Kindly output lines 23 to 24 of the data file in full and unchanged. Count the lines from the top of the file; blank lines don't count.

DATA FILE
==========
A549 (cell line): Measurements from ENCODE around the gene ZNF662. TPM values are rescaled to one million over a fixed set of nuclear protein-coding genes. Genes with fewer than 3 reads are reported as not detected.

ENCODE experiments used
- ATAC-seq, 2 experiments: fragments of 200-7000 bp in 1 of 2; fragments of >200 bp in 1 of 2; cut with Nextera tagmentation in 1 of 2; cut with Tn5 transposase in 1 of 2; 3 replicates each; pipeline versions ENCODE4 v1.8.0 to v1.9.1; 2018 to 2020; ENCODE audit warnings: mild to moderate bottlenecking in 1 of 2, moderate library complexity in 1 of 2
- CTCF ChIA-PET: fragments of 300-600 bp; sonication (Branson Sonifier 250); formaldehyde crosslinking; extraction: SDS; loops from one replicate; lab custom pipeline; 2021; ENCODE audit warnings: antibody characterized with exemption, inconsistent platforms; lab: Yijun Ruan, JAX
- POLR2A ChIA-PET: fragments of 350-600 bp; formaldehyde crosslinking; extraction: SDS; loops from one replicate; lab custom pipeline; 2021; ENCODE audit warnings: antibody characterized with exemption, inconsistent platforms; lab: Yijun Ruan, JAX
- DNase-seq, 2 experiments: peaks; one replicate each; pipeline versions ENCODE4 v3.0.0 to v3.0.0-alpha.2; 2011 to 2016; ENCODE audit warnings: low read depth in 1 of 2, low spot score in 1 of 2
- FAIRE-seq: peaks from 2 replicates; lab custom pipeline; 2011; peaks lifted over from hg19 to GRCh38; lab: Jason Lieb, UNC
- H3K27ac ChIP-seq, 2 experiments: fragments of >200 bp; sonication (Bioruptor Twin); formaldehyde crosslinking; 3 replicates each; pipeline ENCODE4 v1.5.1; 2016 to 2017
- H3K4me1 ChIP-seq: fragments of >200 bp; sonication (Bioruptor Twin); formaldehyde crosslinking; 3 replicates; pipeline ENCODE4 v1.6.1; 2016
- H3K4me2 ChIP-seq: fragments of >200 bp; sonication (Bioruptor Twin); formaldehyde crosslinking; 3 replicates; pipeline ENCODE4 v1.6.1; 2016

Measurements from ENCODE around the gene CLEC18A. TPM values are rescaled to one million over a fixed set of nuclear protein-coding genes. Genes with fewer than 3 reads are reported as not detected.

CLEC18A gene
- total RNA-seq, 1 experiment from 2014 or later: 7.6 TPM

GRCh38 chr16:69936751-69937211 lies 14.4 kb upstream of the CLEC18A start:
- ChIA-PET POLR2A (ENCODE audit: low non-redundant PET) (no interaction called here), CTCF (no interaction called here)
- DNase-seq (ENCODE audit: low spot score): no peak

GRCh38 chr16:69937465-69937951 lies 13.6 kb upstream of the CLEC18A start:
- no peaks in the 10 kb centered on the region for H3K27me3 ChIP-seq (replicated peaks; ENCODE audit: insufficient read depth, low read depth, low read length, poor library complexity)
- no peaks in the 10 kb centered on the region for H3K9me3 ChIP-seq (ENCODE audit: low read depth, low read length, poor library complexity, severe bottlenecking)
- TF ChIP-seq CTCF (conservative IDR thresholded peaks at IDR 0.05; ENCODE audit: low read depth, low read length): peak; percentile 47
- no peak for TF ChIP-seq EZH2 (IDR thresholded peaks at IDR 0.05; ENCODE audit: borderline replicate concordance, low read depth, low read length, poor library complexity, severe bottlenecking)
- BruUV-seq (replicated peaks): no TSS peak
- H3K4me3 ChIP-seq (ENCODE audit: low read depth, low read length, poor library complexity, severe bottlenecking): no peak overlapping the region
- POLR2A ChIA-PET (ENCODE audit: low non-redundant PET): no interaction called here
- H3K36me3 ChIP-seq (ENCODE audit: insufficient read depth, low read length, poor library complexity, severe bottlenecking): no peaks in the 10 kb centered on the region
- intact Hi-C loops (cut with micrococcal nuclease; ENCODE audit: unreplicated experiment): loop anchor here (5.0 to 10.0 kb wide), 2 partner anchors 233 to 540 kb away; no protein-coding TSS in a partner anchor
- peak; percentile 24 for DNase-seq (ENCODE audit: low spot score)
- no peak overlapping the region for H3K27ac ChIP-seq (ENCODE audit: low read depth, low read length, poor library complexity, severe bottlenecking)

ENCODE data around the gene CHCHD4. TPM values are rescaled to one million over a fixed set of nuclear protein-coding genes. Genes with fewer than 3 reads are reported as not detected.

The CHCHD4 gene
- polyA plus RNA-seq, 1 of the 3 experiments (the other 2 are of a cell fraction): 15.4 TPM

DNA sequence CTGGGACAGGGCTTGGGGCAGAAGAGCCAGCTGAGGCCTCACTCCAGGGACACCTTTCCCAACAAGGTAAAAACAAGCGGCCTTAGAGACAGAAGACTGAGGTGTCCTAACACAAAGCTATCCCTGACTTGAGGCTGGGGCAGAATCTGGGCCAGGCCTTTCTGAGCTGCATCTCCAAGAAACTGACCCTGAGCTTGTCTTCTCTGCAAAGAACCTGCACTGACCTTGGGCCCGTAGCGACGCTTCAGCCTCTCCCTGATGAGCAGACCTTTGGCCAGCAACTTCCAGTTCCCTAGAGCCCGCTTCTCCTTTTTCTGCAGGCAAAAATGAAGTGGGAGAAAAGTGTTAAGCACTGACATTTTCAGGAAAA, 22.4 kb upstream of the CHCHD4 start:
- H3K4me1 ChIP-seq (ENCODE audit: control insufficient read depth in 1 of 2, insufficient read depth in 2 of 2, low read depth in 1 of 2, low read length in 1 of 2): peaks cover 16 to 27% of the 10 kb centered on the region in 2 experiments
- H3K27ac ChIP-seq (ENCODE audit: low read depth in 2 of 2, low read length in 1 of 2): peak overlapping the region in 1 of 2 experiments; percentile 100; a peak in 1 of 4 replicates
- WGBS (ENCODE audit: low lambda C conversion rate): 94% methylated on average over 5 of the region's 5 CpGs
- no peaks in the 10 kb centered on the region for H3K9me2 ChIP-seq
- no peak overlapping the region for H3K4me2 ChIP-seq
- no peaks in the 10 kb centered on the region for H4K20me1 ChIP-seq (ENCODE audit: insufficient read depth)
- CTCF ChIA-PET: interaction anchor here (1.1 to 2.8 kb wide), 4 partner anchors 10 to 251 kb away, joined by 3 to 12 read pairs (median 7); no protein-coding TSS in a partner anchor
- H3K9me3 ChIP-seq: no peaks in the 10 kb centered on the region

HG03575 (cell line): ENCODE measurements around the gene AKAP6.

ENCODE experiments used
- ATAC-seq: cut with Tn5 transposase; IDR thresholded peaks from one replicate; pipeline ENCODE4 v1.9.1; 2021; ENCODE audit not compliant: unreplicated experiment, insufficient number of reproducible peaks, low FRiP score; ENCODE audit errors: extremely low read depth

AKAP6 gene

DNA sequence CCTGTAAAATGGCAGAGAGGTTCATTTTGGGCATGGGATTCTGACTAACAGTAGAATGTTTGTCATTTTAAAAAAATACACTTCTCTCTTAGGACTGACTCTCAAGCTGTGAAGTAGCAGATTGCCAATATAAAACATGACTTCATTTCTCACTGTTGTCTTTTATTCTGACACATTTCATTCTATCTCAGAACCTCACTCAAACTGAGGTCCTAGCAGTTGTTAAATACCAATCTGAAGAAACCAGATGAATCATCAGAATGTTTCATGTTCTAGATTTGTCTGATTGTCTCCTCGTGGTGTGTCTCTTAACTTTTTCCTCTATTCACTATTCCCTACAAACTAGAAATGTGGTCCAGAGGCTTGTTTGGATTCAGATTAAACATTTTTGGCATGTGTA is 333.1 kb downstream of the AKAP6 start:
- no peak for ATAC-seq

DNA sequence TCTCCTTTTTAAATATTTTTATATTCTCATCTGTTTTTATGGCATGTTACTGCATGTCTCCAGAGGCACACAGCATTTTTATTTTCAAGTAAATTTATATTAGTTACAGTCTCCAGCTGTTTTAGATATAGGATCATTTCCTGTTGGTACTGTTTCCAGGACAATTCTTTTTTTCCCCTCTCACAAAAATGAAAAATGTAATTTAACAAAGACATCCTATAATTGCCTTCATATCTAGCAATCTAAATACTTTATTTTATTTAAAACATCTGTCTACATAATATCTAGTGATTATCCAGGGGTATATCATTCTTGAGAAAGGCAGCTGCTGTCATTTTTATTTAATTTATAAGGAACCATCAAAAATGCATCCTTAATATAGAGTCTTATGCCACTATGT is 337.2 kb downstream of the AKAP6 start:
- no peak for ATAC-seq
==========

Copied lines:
- H3K4me3 ChIP-seq (ENCODE audit: low read depth, low read length, poor library complexity, severe bottlenecking): no peak overlapping the region
- POLR2A ChIA-PET (ENCODE audit: low non-redundant PET): no interaction called here